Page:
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Organellar channels and transporters


Xu, Haoxing; Martinoia, Enrico; Szabo, Ildiko (2015). Organellar channels and transporters. Cell Calcium, 58(1):1-10.

Abstract

Decades of intensive research have led to the discovery of most plasma membrane ion channels and transporters and the characterization of their physiological functions. In contrast, although over 80% of transport processes occur inside the cells, the ion flux mechanisms across intracellular membranes (the endoplasmic reticulum, Golgi apparatus, endosomes, lysosomes, mitochondria, chloroplasts, and vacuoles) are difficult to investigate and remain poorly understood. Recent technical advances in super-resolution microscopy, organellar electrophysiology, organelle-targeted fluorescence imaging, and organelle proteomics have pushed a large step forward in the research of intracellular ion transport. Many new organellar channels are molecularly identified and electrophysiologically characterized. Additionally, molecular identification of many of these ion channels/transporters has made it possible to study their physiological functions by genetic and pharmacological means. For example, organellar channels have been shown to regulate important cellular processes such as programmed cell death and photosynthesis, and are involved in many different pathologies. This special issue (SI) on organellar channels and transporters aims to provide a forum to discuss the recent advances and to define the standard and open questions in this exciting and rapidly developing field. Along this line, a new Gordon Research Conference dedicated to the multidisciplinary study of intracellular membrane transport proteins will be launched this coming summer.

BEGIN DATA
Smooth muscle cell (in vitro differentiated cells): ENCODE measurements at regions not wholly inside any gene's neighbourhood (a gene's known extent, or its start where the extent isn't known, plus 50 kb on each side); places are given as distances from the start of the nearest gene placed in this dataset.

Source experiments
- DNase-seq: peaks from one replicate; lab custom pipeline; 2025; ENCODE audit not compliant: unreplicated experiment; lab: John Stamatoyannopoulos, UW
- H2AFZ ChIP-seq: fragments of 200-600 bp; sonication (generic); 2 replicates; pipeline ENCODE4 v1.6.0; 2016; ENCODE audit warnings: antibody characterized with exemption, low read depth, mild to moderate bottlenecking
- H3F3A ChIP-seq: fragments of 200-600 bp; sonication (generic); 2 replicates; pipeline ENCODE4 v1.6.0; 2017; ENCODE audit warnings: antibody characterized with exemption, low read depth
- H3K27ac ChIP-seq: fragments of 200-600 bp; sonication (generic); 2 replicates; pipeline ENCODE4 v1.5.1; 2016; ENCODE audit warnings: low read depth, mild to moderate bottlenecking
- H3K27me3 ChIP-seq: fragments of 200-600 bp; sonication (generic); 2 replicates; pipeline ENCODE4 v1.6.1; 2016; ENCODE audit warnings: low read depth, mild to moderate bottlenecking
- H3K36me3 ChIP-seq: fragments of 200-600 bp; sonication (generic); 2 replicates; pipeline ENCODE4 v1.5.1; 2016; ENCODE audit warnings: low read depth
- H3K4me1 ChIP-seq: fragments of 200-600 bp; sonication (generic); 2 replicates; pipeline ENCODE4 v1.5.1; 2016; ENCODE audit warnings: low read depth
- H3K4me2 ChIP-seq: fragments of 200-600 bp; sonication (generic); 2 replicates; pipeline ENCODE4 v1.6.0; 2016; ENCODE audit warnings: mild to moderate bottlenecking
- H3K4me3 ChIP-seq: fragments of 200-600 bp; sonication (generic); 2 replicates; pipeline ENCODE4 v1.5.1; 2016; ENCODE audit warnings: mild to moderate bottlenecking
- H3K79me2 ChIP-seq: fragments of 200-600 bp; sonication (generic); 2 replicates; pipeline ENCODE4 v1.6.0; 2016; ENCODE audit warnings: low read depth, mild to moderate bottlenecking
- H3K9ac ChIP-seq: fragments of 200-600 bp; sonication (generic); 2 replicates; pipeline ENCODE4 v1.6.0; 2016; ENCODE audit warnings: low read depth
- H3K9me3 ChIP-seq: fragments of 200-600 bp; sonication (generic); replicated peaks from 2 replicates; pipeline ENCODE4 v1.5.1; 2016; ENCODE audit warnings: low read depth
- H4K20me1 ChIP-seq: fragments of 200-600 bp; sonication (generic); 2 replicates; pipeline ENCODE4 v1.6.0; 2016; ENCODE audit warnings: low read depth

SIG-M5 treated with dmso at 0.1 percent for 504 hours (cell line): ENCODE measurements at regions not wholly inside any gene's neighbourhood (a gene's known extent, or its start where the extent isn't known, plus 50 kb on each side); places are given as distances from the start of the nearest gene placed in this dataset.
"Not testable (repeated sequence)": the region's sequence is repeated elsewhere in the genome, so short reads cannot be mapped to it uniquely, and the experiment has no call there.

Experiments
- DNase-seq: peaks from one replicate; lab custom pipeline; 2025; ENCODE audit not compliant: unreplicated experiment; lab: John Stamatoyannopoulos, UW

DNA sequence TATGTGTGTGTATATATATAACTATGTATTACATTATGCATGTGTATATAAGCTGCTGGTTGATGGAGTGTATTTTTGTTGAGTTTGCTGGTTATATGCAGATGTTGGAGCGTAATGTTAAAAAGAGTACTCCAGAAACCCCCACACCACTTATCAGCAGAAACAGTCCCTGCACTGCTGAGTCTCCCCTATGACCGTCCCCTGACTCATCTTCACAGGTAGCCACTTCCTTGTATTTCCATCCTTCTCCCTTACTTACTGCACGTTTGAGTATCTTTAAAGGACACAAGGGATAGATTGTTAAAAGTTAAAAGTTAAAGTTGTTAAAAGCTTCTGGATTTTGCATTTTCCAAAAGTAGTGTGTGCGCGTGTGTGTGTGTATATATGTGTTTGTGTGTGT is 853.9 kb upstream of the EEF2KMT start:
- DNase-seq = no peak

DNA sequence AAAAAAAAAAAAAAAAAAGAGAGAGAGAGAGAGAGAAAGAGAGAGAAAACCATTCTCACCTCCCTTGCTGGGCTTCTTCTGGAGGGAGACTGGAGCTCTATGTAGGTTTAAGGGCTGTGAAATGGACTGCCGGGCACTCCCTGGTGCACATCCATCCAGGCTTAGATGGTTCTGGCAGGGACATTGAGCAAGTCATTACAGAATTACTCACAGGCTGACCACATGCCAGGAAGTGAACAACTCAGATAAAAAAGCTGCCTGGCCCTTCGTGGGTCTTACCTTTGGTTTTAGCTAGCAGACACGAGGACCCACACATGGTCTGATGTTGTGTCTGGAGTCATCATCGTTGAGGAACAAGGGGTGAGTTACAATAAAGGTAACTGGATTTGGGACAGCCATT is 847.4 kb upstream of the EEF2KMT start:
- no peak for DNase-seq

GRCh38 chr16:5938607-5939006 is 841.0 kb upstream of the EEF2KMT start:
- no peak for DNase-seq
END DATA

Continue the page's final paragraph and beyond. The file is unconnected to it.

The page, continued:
Abstract

Decades of intensive research have led to the discovery of most plasma membrane ion channels and transporters and the characterization of their physiological functions. In contrast, although over 80% of transport processes occur inside the cells, the ion flux mechanisms across intracellular membranes (the endoplasmic reticulum, Golgi apparatus, endosomes, lysosomes, mitochondria, chloroplasts, and vacuoles) are difficult to investigate and remain poorly understood. Recent technical advances in super-resolution microscopy, organellar electrophysiology, organelle-targeted fluorescence imaging, and organelle proteomics have pushed a large step forward in the research of intracellular ion transport. Many new organellar channels are molecularly identified and electrophysiologically characterized. Additionally, molecular identification of many of these ion channels/transporters has made it possible to study their physiological functions by genetic and pharmacological means. For example, organellar channels have been shown to regulate important cellular processes such as programmed cell death and photosynthesis, and are involved in many different pathologies. This special issue (SI) on organellar channels and transporters aims to provide a forum to discuss the recent advances and to define the standard and open questions in this exciting and rapidly developing field. Along this line, a new Gordon Research Conference dedicated to the multidisciplinary study of intracellular membrane transport proteins will be launched this coming summer.

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Additional indexing

Item Type:Journal Article, refereed, further contribution
Communities & Collections:07 Faculty of Science > Department of Plant and Microbial Biology
07 Faculty of Science > Zurich-Basel Plant Science Center
Dewey Decimal Classification:580 Plants (Botany)
Language:English
Date:July 2015
Deposited On:18 Feb 2016 13:34
Last Modified:11 Aug 2017 18:37
Publisher:Elsevier
ISSN:0143-4160
Free access at:PubMed ID. An embargo period may apply.
Publisher DOI:https://doi.org/10.1016/j.ceca.2015.02.006
PubMed ID:25795199

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